The zero tolerance policies that date back to the mid-1990’s originally targeted issues such as drugs and weapons. Over time, schools have broadened their list of punishable offenses, creating more disciplinary issues. These policies in public schools enforce punishment, in the form of expulsion or suspension, on students in response to certain rule violations. The goal of these policies is to promote the safety of all students and staff. If rules are broken, students are punished without exceptions. I oppose the zero tolerance policy in public schools because of its lack of leniency and rationalization. I believe schools should alter consequences based each individual situation. To support my argument, I will be discussing the issues, consequences and alternatives related to zero tolerance policies.
Concerns: Why zero tolerance is unjust.
The biggest issue with zero tolerance in schools is that these policies treat every individual equally, regardless of their age, intent, history of behavior, or specific needs. This is dangerous because children can be held responsible for crimes that they had no intention of committing. Everyone is punished severely if they make a mistake, despite the fact that they might not being at fault. For instance, a victim of bullying may be given the same punishment as the bully while trying to fight back in an act of self defense. Under a zero tolerance policy, both the bully and the victim will be punished because violence is impermissible according to the school rules. This shows that there really is no tolerance with violence. Children are punished regardless of the reason why they acted a certain way. Another fault with these policies is that they do not take age into account. In the past, students have been punished severely for behavior that is age appropriate. A young kindergartner can be punished the same with the same severity as a high school student, even though they may not have the understanding of why they are being punished. For example, in 2008, eight students were expelled in a week in Tennessee. The variety of offenses ranged from a kindergartner bringing a toy gun to school, to a middle-school student threatening to shoot the principal. (Morin, 2011) Both the students, regardless of their motives and age, were expelled. Morin discusses that these policies do more harm than good and concludes by saying that though the intent for both students was very different, the punishment was the same. This is unfair and the two cases should have been treated differently. The kindergartner brought a toy to class with no intention of hurting anyone. The school officials should have been more lenient with this student than the middle-school student who verbally threatened to harm his principal.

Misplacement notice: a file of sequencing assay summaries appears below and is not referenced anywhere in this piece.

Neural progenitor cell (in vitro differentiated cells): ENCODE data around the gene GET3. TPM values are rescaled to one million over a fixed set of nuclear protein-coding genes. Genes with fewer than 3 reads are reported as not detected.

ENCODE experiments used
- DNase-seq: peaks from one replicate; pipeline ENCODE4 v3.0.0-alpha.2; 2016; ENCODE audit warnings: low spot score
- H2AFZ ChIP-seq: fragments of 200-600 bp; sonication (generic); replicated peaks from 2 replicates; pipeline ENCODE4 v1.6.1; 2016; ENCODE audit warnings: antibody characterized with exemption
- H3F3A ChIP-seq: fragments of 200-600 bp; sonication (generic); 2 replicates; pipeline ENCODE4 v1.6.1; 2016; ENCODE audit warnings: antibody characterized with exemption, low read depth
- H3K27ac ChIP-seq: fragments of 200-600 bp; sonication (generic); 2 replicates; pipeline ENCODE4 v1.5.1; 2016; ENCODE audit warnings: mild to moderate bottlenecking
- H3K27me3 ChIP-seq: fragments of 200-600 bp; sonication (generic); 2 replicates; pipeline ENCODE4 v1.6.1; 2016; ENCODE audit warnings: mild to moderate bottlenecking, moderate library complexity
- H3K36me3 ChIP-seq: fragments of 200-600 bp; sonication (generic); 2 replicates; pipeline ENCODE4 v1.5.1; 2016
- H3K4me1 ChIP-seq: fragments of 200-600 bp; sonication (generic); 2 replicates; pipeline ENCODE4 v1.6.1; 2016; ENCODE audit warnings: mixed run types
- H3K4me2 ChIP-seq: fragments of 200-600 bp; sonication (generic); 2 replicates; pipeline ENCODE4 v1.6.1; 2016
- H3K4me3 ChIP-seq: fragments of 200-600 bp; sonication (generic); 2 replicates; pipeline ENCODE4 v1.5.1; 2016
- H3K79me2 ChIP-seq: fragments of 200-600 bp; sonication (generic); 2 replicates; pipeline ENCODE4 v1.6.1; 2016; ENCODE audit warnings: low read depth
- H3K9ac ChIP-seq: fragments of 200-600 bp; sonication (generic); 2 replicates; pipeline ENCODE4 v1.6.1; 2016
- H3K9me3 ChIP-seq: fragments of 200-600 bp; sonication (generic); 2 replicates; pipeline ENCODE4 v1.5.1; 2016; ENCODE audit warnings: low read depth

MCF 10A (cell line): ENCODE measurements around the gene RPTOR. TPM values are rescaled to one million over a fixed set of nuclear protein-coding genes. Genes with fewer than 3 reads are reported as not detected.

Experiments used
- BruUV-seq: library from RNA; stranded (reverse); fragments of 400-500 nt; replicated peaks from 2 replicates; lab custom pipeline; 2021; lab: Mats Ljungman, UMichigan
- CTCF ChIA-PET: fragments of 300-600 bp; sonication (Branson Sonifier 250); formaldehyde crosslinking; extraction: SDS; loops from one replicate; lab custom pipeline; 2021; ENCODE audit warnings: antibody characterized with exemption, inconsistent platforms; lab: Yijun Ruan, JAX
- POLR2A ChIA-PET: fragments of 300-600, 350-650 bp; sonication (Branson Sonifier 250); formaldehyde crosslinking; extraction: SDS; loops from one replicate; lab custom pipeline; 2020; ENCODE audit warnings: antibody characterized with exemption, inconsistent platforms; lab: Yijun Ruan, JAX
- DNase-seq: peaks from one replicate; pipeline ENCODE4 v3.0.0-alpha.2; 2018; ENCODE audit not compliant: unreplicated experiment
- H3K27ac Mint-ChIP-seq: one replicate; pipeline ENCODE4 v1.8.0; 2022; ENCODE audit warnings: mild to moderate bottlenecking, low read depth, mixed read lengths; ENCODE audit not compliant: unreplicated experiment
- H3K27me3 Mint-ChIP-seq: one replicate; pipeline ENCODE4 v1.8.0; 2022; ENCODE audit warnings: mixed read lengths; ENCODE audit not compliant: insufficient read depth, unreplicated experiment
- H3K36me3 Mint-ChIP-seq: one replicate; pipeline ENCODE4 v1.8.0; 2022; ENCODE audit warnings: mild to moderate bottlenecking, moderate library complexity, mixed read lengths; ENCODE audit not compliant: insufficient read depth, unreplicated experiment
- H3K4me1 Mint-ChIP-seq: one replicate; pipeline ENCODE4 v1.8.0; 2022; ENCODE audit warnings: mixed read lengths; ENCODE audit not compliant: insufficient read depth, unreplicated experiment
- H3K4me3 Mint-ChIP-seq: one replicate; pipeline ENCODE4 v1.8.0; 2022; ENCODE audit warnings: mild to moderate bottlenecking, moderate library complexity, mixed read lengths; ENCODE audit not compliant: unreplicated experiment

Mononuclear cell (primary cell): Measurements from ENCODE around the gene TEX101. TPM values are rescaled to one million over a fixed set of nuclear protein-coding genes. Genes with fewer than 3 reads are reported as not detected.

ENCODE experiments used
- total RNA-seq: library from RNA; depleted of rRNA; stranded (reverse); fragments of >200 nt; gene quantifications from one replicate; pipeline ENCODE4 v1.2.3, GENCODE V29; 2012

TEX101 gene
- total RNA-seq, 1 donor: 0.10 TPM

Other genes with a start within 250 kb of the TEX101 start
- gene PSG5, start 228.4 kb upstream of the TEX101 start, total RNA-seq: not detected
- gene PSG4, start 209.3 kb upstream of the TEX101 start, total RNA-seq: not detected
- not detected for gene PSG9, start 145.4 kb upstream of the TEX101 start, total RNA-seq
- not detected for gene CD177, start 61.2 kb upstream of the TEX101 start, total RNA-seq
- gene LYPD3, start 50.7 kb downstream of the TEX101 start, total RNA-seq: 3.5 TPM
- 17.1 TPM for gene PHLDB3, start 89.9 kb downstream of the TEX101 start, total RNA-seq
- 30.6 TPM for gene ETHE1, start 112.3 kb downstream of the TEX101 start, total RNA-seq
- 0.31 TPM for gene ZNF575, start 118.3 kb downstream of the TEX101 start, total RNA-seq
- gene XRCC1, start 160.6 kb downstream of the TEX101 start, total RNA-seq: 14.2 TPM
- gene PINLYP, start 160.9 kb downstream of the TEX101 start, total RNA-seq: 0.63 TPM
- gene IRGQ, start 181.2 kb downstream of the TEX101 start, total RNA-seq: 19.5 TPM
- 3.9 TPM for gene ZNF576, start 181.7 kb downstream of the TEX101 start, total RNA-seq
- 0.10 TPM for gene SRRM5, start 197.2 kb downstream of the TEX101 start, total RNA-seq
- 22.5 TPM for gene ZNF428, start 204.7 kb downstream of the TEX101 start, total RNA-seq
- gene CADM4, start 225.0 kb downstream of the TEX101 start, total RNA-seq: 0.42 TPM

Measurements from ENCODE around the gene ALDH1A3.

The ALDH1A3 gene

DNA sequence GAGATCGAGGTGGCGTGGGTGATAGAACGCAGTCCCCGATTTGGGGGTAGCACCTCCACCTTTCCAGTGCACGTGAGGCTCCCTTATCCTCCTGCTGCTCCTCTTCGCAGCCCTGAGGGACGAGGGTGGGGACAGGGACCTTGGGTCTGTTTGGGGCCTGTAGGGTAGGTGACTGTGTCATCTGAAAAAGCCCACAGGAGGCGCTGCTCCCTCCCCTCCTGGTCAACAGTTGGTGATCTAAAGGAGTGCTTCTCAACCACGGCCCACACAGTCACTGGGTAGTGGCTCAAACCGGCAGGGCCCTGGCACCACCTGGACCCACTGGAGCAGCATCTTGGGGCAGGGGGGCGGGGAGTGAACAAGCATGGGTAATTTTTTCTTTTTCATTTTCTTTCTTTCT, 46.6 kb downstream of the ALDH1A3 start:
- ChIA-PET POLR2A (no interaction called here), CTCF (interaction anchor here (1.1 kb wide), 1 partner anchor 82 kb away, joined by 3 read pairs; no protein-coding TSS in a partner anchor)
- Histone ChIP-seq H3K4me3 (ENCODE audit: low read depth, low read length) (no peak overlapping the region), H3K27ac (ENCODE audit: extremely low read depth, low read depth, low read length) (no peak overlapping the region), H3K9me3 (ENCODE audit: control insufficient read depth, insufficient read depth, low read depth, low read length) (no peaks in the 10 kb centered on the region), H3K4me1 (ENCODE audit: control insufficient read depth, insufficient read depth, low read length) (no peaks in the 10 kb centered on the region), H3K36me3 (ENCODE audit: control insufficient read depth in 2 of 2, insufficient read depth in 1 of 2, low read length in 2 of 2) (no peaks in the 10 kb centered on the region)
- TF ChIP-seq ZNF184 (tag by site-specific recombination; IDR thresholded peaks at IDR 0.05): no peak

Zero tolerance policies seek to punish all students who violate school policies, and children with special needs are no exception. Even though accommodations exist for these children, such as continuation of...